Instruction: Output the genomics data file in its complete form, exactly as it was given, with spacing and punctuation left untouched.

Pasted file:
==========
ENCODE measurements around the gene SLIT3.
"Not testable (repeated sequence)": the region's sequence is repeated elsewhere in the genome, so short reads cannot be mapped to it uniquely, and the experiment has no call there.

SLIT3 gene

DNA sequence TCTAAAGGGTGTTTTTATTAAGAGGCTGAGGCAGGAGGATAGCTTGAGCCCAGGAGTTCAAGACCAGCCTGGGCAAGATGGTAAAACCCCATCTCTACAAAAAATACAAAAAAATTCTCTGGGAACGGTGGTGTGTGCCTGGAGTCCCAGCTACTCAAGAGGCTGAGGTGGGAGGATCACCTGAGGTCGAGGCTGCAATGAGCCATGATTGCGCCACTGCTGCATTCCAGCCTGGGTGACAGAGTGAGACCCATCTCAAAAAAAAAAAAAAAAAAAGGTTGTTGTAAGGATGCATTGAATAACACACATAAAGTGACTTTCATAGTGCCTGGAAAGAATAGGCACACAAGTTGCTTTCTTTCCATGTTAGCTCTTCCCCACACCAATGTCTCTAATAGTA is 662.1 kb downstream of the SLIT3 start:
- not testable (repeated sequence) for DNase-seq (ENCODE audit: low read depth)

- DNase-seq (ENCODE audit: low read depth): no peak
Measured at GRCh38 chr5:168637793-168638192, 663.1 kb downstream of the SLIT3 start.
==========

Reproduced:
ENCODE measurements around the gene SLIT3.
"Not testable (repeated sequence)": the region's sequence is repeated elsewhere in the genome, so short reads cannot be mapped to it uniquely, and the experiment has no call there.

SLIT3 gene

DNA sequence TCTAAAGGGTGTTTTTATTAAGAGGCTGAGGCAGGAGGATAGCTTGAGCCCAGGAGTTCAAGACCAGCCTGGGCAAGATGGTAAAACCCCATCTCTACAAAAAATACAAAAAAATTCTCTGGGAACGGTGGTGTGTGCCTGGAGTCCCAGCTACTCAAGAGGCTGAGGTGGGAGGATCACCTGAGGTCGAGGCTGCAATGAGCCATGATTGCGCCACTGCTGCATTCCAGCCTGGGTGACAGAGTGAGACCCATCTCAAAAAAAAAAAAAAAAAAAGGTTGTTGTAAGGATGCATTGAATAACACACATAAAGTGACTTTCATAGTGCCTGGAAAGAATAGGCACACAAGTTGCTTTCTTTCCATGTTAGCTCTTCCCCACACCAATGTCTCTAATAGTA is 662.1 kb downstream of the SLIT3 start:
- not testable (repeated sequence) for DNase-seq (ENCODE audit: low read depth)

- DNase-seq (ENCODE audit: low read depth): no peak
Measured at GRCh38 chr5:168637793-168638192, 663.1 kb downstream of the SLIT3 start.